If you can't beat them, join them. As painful as that adage might seem, Best Buy (NYSE:BBY) is embracing it wholeheartedly.
The big-box store chain is a common victim of so-called "showrooming," where consumers stop by their local retail store to see what a particular gadget can do -- and then order it cheaper from some e-tailer. Best Buy is stuck with the costs of stocking, staffing, and maintaining the store while somebody else collects the revenue. You can't really blame the customers for chasing a better deal, but Best Buy's high overhead costs nearly always leave the company at the losing end of the deal.
It's comparison shopping, evolved. The rise of ubiquitous smartphone access to online shopping deals only accelerates this trend.
Well, Best Buy has had enough of it. Its stores will soon accept price-matching requests against a number of popular online stores -- not just the local retail locations many retailers price-match these days. Yes, the list includes low-cost king Amazon.com (NASDAQ:AMZN).
The idea isn't entirely crazy. If Best Buy is saddled with showrooming costs anyway, then why not at least deny Amazon and friends the pleasure of landing the deal? If nothing else, Best Buy will look generous for doing this, and then there's the convenience of not having to wait for a shipment. Just pick up your stuff and take it home right away. The combination just might be enough to make those margin-slashing deal seekers come back for other, more lucrative shopping trips.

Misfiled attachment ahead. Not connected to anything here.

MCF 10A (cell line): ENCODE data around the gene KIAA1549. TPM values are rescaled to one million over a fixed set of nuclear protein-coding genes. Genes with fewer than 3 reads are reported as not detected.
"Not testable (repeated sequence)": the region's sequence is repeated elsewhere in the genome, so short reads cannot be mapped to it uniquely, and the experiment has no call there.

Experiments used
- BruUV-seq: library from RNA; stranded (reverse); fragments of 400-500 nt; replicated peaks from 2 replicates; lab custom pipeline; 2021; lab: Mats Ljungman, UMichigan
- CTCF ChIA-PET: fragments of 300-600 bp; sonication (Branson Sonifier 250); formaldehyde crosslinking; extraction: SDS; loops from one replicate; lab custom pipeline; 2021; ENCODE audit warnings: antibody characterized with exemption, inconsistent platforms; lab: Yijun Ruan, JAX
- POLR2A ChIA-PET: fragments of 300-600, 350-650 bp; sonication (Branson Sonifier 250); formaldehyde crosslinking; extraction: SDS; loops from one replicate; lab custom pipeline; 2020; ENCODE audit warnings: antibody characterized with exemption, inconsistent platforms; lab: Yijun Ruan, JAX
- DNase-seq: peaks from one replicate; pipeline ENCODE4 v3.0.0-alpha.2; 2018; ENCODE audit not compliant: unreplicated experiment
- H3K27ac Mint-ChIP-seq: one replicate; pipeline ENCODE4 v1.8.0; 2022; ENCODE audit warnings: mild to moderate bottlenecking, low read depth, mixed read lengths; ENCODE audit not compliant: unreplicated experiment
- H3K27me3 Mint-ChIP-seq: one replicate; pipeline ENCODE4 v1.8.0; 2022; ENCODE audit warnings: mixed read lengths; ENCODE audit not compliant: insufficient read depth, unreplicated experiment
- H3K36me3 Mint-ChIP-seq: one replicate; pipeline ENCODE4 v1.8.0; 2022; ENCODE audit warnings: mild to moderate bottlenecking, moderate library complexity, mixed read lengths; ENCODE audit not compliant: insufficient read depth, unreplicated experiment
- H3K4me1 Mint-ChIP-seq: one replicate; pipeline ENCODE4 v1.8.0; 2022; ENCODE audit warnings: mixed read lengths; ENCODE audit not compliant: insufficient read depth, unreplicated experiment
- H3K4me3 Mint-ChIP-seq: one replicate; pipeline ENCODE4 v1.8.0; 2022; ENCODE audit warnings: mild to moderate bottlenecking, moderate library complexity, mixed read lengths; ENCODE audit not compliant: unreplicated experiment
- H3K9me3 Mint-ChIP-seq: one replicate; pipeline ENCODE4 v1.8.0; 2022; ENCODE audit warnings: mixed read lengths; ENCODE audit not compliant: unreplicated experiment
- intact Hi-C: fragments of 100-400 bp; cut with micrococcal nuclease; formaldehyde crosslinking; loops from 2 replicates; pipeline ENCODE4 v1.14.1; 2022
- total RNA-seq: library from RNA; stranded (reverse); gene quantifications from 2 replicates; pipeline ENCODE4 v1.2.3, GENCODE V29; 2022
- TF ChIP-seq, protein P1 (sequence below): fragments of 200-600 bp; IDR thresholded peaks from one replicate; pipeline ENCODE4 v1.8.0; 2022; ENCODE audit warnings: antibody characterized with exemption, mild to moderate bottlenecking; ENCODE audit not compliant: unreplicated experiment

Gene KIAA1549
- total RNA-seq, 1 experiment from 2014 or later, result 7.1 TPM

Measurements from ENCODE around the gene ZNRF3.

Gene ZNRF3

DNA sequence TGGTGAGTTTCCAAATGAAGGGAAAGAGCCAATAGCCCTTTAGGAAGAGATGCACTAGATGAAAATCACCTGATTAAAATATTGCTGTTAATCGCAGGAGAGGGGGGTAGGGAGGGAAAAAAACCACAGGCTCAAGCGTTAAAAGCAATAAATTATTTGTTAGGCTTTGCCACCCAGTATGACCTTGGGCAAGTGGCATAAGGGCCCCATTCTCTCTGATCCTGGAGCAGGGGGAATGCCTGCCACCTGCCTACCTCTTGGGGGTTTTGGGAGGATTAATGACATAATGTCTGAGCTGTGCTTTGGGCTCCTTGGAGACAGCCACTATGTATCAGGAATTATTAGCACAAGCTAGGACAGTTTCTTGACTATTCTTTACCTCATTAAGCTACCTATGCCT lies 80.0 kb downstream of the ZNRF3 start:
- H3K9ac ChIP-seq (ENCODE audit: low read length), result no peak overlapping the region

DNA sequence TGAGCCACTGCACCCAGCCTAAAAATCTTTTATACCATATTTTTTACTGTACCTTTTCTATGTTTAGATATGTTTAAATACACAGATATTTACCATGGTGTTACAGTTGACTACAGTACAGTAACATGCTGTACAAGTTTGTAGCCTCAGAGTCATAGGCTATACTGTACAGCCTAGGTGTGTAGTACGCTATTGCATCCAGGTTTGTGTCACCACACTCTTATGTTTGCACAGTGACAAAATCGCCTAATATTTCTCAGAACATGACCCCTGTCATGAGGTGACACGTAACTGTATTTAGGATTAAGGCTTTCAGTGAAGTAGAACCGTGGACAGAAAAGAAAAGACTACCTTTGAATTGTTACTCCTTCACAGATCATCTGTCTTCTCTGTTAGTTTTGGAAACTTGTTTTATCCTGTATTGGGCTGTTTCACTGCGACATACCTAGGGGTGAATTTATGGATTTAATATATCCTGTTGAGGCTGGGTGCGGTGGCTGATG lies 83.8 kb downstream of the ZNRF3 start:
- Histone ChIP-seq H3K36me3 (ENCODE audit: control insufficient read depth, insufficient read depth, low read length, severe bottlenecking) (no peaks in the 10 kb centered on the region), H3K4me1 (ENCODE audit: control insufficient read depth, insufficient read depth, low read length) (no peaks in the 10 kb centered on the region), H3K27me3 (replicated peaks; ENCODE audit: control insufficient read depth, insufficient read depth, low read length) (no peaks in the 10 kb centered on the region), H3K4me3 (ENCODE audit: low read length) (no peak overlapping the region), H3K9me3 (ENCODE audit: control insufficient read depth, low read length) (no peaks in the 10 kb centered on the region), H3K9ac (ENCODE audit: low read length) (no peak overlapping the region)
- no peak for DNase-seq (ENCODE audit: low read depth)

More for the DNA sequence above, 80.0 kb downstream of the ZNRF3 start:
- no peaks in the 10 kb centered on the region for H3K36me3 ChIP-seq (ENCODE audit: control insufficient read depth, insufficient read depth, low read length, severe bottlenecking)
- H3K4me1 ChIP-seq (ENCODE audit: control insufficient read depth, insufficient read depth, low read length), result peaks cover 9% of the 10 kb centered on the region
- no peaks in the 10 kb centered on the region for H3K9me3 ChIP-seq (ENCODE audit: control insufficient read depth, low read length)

It's a direct showdown between the "convenience is king" and "cash is king" world views. Since time is money, there's real value in these futuristic price-matching tactics. From there, it's up to Best Buy to keep its operating costs and supply chain management tight enough to make the whole thing work.
I'll note that Best Buy is not exactly the best candidate for such a potentially costly campaign. The company already reports negative earnings on a regular basis while fellow big-box champs Target (NYSE:TGT) and Wal-Mart (NYSE:WMT) sport positive profit margins. The all-around retailers have economies of scale that even Best Buy's nearly 1,500 stores can't match. In particular, I'd imagine that Wal-Mart's notorious efficiency would make the global retail king a natural platform for anti-showrooming price matches.
But Best Buy dives in first. The whole retail industry -- online and offline -- is watching with bated breath.